For we are God’s masterpiece. He has created us anew in Christ Jesus, so we can do the good things he planned for us long ago.
Ephesians 2:10 (NLT)
I sat on the edge of my seat and listened as the deacon gave announcements. My mind was going a million miles a minute trying to think of a way for this to end well, but I couldn’t see it. The pit of my stomach felt heavy. It was the same feeling I get at the top of a roller coaster, when the anticipation is at its peak and I don’t know if the drop will be exhilarating or excruciating (mostly excruciating). And that was when I noticed the deacon looking in my direction and heard him saying, “Let’s welcome Pastor Grace as she gives the message for us today!”
I had been at the church about six months as the newest associate pastor. I was fresh out of seminary with a master’s degree in world missions but hadn’t made it to the mission field as I had imagined I would. I had never taken a preaching class, but here I was about to take the mic and preach my first sermon.
I wiped my palms down the sides of my skinny jeans, but it didn’t help. I walked to the music stand, laid open my trusty NIV Bible, and proceeded to read Scripture passages for the next twenty minutes, hoping that would be enough to carry the message.
It was embarrassing, a failure — and it happened to be Easter Sunday.
I still cringe when I think about that moment. It’s so deeply imprinted on my memory that now anytime I’m asked to speak or preach, it’s the first thing that comes to mind. And along with it I hear this half-truth: Who do you think you are? You’re not qualified. You don’t have enough experience. You need more training or education to be considered a professional.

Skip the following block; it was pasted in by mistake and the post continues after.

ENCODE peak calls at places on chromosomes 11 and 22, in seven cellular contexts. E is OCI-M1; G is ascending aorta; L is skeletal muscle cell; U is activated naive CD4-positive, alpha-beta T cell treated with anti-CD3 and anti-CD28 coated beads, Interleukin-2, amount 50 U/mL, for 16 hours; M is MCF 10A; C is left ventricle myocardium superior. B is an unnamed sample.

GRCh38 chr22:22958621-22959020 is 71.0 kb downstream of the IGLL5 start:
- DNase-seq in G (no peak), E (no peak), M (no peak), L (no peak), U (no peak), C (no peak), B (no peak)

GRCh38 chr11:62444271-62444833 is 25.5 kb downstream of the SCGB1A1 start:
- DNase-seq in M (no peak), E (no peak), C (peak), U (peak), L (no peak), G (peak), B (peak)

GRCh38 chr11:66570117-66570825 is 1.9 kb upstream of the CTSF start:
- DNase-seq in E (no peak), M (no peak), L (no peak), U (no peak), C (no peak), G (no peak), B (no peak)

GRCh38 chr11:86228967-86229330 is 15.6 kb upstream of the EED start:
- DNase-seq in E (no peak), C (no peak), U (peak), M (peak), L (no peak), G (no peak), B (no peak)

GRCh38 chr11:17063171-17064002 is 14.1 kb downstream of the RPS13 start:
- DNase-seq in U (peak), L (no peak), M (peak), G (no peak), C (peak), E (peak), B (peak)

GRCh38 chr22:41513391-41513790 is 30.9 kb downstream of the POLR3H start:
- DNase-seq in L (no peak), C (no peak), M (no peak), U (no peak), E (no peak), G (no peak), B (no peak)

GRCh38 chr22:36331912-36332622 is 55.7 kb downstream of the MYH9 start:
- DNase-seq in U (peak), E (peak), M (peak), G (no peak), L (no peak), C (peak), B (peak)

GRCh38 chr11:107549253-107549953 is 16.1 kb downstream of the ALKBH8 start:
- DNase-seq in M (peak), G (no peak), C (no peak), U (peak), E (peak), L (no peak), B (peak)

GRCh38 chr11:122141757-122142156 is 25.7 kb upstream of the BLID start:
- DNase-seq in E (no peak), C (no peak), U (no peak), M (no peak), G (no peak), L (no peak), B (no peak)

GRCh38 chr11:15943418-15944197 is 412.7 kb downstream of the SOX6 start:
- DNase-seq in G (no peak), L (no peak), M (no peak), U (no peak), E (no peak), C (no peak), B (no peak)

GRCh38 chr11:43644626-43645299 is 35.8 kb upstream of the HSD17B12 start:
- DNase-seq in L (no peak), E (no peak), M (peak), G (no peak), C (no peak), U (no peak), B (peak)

I listen to the critic’s voice in my head as if she’s full of wisdom and care for me. It’s easy to understand her logic and to think she’s only trying to spare me from more shame. What she says is partially true: I wasn’t taught to be a preacher. I’ve never taken courses about how to become an excellent speaker. I’ve read some books and listened to some TED talks, but that’s not enough to be considered a professional.
But the critic’s half-truth goes further: If you can’t be a professional, what are you doing? Let others who are more eloquent and knowledgeable do the work of preaching and teaching.
I wrestle these thoughts to their core message, and the lie becomes clear: You aren’t good enough, and you never will be.
The words hurt me where I’m tender. I’m nearly convinced that the lies are true when I remember how many times I’ve heard from God that I am to use my words to lead. He has made that abundantly clear. But in my humanness and doubt, I ask Him one more time, Lord, are You sure?
I sense God lovingly reply, Who are you to say whether My Word is true or not? Am I not the One who created the world and who, even before then, thought of you and all that you would be? Whose voice will you listen to?
He knows I know the answer. I’m His masterpiece, but I’ve counted myself as the one who didn’t make the cut. Because He is the Artist who created me, He knows every stroke of paint, every layered texture, every hidden gift that will unfold as I trust Him and say yes to Him.
So even though my knees still shake and the critic’s voice still whispers lies, the next time I’m asked to speak I step up to the podium, hold the mic, and let His words tell the truth.
Lord, I am Your masterpiece. Even as I say it, I need faith to believe it more. Thank You for the good things You’ve planned for my life from before the beginning of time. When I feel inadequate to step into those good things, I pray that You would be my confidence and that Your Word to me would be the most important qualification I need. Thank You that I can stand tall and firm because You are in me. Amen.